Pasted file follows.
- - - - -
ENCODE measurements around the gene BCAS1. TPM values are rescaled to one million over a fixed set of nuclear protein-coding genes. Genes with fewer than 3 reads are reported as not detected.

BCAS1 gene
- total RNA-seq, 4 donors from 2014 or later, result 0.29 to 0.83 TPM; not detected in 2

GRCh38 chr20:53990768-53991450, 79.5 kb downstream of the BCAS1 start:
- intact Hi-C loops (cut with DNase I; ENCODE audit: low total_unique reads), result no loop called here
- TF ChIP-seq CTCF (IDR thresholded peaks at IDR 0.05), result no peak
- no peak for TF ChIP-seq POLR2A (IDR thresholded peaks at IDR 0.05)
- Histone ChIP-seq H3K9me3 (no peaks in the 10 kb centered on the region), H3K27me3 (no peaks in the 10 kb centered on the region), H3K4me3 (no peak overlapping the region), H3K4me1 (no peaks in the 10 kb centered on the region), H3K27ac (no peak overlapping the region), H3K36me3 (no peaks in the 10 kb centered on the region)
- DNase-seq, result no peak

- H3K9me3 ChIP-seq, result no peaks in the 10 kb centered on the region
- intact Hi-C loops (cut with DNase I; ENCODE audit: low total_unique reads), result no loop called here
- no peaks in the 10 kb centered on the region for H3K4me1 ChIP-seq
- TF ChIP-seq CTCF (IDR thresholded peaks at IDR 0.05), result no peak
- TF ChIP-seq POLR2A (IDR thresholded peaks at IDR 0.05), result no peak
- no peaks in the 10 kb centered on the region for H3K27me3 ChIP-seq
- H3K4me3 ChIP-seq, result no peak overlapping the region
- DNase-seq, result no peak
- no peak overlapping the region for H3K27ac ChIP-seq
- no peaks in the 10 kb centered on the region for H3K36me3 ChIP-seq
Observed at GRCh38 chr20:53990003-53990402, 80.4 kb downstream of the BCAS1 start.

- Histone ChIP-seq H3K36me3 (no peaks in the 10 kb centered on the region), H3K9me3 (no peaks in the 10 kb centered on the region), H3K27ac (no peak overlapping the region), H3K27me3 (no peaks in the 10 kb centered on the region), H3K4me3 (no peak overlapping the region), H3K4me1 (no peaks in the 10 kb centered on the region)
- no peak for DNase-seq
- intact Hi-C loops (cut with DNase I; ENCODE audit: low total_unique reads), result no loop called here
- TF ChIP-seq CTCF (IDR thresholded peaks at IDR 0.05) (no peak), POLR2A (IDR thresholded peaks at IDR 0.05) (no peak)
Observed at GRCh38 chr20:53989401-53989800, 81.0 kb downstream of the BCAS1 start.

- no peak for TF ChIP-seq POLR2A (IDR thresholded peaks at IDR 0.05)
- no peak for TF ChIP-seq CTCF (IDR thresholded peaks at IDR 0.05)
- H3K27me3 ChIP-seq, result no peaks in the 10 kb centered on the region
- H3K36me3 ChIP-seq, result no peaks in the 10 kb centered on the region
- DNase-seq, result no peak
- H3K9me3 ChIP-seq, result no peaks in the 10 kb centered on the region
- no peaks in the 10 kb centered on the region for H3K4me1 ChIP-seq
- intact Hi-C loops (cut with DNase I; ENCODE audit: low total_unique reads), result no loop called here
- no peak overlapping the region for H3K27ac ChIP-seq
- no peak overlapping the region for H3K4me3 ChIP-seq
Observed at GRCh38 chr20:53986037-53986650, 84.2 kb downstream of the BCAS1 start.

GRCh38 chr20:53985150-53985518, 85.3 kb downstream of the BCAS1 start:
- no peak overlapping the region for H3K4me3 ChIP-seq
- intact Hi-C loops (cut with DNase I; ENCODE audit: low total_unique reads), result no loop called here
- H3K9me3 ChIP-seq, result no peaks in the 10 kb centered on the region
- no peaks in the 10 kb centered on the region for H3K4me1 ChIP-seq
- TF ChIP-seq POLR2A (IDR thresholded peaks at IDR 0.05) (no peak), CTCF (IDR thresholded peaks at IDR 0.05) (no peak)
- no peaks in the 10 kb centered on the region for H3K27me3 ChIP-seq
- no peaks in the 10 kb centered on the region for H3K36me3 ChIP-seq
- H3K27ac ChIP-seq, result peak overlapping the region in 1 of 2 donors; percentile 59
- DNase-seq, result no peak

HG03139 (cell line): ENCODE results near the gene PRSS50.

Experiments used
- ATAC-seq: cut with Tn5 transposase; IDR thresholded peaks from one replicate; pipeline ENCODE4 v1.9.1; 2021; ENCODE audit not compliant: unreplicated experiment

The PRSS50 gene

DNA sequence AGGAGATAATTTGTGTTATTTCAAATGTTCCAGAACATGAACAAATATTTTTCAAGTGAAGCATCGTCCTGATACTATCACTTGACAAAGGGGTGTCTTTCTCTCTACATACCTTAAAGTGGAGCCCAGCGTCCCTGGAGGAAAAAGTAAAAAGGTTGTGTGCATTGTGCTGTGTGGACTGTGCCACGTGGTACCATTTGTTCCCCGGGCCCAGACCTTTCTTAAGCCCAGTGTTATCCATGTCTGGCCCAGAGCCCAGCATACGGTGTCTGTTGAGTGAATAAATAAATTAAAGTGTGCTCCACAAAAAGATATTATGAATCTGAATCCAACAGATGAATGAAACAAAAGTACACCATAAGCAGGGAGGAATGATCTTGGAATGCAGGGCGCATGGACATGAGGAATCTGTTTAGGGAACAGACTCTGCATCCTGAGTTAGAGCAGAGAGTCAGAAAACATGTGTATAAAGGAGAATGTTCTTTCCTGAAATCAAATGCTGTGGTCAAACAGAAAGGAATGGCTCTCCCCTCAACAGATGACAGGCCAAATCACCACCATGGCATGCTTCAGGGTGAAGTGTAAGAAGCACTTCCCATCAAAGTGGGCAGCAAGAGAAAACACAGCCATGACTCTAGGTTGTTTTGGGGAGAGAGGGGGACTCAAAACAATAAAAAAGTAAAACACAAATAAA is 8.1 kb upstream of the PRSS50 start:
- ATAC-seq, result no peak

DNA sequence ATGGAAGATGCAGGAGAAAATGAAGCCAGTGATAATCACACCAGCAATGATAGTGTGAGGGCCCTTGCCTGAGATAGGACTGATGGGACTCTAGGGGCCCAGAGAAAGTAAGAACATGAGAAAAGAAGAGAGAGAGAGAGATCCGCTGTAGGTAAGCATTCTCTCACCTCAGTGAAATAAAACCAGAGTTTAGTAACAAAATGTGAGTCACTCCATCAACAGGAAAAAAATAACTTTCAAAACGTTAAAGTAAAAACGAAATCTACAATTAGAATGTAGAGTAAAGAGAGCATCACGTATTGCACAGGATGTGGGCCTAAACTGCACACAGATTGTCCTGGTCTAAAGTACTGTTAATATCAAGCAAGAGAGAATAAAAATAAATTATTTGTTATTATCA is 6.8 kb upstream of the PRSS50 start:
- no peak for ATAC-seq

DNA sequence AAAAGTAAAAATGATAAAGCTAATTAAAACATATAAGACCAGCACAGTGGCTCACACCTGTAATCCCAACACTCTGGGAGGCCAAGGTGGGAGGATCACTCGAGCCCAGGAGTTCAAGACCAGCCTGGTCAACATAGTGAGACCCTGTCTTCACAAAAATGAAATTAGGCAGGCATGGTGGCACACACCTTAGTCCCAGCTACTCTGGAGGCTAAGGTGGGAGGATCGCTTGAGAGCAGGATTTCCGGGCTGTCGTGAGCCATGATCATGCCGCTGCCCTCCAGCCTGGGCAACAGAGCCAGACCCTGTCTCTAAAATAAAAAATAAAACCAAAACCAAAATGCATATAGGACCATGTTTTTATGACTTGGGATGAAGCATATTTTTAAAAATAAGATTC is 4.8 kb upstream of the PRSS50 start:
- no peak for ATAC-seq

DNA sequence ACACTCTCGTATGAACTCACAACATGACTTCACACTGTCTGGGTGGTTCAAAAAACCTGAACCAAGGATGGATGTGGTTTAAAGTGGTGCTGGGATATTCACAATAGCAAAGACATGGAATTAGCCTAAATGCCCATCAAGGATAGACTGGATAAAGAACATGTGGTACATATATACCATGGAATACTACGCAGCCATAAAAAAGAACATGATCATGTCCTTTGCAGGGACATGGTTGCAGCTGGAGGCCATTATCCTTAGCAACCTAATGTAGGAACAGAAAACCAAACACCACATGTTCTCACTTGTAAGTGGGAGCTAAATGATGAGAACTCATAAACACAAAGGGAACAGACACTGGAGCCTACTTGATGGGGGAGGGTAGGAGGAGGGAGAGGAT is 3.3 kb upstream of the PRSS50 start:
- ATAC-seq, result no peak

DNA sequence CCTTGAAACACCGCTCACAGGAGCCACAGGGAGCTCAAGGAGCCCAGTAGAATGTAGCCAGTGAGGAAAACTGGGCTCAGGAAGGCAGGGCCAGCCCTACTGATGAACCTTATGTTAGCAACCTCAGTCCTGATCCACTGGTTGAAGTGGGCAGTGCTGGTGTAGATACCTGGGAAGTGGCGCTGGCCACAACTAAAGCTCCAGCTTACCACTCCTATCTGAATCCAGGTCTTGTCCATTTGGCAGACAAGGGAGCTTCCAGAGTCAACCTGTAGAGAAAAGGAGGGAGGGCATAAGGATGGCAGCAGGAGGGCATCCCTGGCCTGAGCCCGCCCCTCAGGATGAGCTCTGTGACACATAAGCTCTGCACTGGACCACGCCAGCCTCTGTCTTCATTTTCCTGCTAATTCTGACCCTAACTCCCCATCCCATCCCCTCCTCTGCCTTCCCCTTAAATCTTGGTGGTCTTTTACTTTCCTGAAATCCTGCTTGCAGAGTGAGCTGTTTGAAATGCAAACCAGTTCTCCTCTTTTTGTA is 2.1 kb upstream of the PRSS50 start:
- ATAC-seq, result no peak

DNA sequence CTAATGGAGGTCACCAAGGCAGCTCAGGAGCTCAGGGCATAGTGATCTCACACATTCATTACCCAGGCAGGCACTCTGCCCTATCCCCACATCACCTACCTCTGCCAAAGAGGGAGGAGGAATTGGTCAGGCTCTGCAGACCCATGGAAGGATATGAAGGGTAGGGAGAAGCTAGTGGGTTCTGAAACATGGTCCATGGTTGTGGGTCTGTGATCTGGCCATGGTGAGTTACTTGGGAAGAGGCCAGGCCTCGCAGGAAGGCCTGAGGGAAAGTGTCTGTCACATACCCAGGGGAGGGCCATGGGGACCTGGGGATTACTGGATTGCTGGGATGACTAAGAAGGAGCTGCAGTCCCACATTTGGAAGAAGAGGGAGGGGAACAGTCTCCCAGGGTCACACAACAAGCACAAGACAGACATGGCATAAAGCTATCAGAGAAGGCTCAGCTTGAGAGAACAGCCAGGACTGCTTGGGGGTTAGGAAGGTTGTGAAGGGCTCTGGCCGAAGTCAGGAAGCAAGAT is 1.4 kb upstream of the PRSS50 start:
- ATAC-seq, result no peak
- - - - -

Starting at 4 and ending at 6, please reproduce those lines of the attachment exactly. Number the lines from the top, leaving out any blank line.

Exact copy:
GRCh38 chr20:53990768-53991450, 79.5 kb downstream of the BCAS1 start:
- intact Hi-C loops (cut with DNase I; ENCODE audit: low total_unique reads), result no loop called here
- TF ChIP-seq CTCF (IDR thresholded peaks at IDR 0.05), result no peak